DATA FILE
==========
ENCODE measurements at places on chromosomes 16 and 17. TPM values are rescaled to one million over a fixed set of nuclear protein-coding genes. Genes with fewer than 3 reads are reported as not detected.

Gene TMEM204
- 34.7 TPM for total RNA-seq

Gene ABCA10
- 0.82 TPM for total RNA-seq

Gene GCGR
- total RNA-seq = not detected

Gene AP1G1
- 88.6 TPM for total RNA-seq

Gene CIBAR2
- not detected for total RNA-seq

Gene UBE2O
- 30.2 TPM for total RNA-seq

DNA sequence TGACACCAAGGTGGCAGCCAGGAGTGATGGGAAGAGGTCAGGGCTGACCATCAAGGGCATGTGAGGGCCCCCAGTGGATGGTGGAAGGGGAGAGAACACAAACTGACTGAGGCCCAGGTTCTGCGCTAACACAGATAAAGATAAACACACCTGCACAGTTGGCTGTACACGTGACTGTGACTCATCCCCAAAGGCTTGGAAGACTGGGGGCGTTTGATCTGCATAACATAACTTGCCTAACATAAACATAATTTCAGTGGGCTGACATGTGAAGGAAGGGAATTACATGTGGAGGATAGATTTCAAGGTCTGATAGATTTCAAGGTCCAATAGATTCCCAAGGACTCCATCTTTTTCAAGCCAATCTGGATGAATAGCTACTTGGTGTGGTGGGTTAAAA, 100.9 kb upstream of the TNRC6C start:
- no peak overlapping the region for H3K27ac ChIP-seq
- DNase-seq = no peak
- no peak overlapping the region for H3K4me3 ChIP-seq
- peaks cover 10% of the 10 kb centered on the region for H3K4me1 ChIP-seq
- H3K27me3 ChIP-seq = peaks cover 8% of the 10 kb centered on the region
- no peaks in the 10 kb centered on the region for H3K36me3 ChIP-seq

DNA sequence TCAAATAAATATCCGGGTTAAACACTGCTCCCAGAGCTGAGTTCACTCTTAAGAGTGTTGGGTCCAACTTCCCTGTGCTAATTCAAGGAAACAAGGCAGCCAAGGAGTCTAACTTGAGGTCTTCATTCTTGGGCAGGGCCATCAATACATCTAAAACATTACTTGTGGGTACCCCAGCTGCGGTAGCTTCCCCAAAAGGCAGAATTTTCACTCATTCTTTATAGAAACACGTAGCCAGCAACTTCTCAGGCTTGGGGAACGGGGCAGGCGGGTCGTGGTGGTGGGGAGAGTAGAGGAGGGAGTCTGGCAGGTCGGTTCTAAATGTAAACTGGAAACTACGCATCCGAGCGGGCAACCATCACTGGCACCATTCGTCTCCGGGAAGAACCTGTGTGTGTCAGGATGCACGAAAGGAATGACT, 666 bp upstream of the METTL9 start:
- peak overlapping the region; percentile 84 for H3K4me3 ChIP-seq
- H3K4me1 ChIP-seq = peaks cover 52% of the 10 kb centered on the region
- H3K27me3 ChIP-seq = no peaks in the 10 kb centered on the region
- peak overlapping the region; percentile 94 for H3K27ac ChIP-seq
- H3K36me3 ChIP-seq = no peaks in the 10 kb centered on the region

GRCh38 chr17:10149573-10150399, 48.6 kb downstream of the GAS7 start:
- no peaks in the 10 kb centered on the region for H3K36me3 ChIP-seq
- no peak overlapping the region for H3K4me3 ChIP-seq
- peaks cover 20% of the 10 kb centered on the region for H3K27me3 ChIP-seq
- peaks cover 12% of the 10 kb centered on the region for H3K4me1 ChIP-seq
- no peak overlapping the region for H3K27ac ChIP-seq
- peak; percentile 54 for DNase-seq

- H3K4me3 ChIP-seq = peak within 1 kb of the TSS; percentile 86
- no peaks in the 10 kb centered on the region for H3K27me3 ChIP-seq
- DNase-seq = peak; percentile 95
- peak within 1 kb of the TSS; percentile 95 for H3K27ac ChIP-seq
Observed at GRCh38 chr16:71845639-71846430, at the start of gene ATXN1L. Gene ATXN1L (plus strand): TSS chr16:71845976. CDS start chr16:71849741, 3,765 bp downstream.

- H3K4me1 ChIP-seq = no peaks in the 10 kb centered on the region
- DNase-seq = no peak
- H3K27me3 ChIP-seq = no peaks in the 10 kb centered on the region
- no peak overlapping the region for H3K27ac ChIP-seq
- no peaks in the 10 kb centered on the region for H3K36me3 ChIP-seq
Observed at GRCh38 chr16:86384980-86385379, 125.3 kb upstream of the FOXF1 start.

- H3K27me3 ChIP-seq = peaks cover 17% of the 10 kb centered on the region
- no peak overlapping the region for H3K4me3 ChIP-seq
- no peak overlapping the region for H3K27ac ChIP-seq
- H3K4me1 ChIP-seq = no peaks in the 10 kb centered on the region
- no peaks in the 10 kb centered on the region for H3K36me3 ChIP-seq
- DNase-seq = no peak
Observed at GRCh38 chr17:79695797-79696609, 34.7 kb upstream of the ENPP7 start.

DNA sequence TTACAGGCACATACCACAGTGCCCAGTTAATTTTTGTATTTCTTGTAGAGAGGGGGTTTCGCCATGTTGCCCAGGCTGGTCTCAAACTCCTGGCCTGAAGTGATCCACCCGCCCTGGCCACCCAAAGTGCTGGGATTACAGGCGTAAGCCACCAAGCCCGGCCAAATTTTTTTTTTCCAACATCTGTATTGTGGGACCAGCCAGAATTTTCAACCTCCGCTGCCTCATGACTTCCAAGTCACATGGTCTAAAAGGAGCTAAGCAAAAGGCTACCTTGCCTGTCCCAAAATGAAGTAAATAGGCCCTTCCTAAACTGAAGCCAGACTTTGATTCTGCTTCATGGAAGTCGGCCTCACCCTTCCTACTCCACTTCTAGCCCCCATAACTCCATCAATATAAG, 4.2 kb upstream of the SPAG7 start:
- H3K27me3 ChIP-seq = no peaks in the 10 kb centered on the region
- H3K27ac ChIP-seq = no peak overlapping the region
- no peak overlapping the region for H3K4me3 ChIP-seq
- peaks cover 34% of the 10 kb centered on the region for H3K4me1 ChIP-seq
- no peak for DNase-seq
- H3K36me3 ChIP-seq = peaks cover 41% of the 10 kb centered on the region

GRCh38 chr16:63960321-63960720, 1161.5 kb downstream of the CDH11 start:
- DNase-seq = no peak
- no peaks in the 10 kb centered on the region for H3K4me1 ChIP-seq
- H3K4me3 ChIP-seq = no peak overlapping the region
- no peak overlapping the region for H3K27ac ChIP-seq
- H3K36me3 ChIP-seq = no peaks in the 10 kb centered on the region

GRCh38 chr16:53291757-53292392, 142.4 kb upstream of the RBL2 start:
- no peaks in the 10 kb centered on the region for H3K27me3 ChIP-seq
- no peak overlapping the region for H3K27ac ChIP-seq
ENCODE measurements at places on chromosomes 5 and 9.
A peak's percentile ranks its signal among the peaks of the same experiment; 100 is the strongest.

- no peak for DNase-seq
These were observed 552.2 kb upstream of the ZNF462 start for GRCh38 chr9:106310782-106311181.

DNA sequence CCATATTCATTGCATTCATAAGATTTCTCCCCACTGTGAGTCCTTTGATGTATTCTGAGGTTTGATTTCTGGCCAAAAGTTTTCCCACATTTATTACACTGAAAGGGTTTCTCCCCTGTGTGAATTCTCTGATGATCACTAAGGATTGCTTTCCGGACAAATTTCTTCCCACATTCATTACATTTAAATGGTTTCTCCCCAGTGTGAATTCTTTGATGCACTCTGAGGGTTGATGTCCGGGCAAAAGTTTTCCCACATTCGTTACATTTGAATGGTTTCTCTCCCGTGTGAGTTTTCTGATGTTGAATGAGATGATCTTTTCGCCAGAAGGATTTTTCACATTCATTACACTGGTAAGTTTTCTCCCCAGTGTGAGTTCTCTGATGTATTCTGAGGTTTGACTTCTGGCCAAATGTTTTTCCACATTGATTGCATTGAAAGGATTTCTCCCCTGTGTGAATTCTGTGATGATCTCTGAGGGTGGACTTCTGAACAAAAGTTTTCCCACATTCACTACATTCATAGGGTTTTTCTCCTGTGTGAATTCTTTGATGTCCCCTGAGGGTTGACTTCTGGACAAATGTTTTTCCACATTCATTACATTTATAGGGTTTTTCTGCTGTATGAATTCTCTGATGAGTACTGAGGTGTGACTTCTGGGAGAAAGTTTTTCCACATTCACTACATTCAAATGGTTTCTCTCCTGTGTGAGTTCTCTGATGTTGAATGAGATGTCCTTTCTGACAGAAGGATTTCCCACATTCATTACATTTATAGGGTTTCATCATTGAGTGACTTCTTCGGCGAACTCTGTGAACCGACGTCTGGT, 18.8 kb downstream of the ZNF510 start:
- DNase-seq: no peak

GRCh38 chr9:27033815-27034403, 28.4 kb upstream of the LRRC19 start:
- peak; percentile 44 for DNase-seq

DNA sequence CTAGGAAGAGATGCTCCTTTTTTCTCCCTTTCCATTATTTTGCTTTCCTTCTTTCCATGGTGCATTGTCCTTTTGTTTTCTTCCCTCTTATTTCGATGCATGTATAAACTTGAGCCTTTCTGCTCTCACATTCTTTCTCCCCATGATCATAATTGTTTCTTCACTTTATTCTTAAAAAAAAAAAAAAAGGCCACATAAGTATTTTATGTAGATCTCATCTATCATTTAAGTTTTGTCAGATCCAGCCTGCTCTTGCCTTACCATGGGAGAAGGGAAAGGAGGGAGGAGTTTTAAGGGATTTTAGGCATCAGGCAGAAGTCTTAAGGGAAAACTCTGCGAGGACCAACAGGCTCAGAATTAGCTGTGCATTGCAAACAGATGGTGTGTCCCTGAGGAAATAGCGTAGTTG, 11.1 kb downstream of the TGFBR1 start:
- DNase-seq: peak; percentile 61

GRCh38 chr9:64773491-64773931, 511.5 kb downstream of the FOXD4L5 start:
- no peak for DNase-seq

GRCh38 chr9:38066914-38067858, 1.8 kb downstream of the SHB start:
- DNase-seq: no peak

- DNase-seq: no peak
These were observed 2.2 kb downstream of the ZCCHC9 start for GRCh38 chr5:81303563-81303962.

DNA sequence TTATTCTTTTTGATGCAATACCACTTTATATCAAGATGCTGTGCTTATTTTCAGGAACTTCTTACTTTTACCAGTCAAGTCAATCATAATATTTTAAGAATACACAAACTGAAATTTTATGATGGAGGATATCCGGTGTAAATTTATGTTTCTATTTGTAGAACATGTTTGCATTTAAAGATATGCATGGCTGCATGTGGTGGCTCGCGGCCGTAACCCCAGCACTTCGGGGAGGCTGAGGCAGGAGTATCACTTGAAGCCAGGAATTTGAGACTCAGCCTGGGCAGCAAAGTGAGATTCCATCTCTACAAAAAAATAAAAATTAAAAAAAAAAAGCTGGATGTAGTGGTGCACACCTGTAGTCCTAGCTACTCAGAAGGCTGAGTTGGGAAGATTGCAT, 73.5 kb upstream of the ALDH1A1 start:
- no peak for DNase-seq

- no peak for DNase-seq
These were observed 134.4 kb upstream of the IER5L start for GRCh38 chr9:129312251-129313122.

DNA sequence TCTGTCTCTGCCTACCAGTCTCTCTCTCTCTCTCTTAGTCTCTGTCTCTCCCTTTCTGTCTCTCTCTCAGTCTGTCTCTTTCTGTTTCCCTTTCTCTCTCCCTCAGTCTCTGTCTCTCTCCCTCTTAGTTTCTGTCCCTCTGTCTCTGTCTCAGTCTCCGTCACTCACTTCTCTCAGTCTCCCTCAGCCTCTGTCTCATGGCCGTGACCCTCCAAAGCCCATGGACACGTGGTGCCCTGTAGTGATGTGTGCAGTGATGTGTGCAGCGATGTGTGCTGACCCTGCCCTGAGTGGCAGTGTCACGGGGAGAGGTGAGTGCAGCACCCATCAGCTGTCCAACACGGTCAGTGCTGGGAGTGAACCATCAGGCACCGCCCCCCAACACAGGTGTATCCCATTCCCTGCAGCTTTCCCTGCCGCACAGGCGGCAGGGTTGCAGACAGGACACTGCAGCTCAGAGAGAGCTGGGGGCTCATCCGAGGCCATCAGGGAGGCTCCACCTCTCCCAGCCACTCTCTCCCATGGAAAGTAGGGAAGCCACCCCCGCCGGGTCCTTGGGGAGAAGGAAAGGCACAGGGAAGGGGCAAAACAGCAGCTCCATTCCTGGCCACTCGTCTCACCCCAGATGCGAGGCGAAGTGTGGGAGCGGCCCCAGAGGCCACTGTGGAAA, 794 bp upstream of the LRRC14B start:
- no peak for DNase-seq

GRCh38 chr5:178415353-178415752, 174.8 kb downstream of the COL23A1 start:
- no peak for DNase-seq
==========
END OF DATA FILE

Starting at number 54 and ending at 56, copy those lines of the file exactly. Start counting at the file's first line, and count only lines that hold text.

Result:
- H3K27ac ChIP-seq = no peak overlapping the region
- no peak overlapping the region for H3K4me3 ChIP-seq
- peaks cover 34% of the 10 kb centered on the region for H3K4me1 ChIP-seq